I understand that you are prepared to do the work necessary for searching the literature, but that you are looking for tips that avoid swimming aimlessly and wasting time going down unproductive lines. In principle, this is resolved by having a clear idea of what you are looking for. That way, you don't waste time exploring interesting ideas that are not immediately relevant. (And since it sounds like you are intellectually curious, then almost everything is interesting.)
I have found that one of the most valuable things to focus on in a literature review is theory, which I define as an explanation of the relationship between two or more measurable concepts. So, what you can focus on in a literature review is:
- Clarify the theoretical concepts that interest you. A theoretical concept is necessarily something that is measurable, whether qualitatively (e.g. Type A versus Type B versus Type C) or quantitatively (i.e. counts, dates, etc.). This is the absolutely most crucial step to identifying theory.
- When you search the literature, you should look squarely for these theoretical concepts. You might not know the measures that exist in the literature at first, but at least you know that you are looking for the parts of articles that talk about measures of your concept of interest.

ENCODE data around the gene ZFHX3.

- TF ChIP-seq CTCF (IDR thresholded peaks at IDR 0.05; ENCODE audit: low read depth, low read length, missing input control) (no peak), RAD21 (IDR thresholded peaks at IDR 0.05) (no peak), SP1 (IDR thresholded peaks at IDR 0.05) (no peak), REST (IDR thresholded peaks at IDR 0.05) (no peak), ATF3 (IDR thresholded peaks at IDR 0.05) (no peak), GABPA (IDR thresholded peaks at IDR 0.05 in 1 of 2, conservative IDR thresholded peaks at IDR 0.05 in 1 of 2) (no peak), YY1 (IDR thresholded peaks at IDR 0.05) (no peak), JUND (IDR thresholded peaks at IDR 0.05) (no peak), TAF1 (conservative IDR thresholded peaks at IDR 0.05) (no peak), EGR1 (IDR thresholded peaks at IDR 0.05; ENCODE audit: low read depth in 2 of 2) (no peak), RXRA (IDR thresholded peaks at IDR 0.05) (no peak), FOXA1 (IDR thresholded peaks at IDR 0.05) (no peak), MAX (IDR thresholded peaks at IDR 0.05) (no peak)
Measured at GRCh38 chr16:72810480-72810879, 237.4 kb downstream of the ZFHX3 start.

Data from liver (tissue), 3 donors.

- You ignore anything that does not talk about measures of your concepts of interest. This means ignoring articles that don't talk about your concepts of interest at all, and it also means that even if an article does talk about your concept of interest, you skip the parts of those articles that don't talk about the measures of these concepts. (That said, of course, you should read anything that helps you understand your focal concepts better, even if they don't talk about measures.)
For example, if you want to study conditions that make people feel threatened by robots versus when they warmly accept robots, the key concepts would be:
- Concept A: Type of robot interaction
- Concept B: Human reaction to the robot
With these concepts identified, then you would search for literature that describes:
- Different types of robotic interaction (e.g. personal voice assistant versus hardware robotic device; "machine-looking" robot versus humanoid robot; robot assists work tasks versus robot replaces human job; etc.)
- Different ways of consideirng or measuring human reactions to robots (e.g. a scale ranging from violent rejection, such as vandalism, to warm acceptance, such as using the robot many times every day)
The results of the literature review would be a theory that explains how and why certain types of interaction with robots provoke various human reactions. (The theory would necessarily need to be enriched with context such as human personal characteristics, legal frameworks, etc.)
What I gave is a very brief summary and illustration of a literature review methodology that I am still in the process of developing, but I have an older working paper that describes the core principles in quite some detail. Even though I have unpublished ideas on this that are much better refined, the section in my older working paper on searching the literature explains this approach that I summarized in more detail.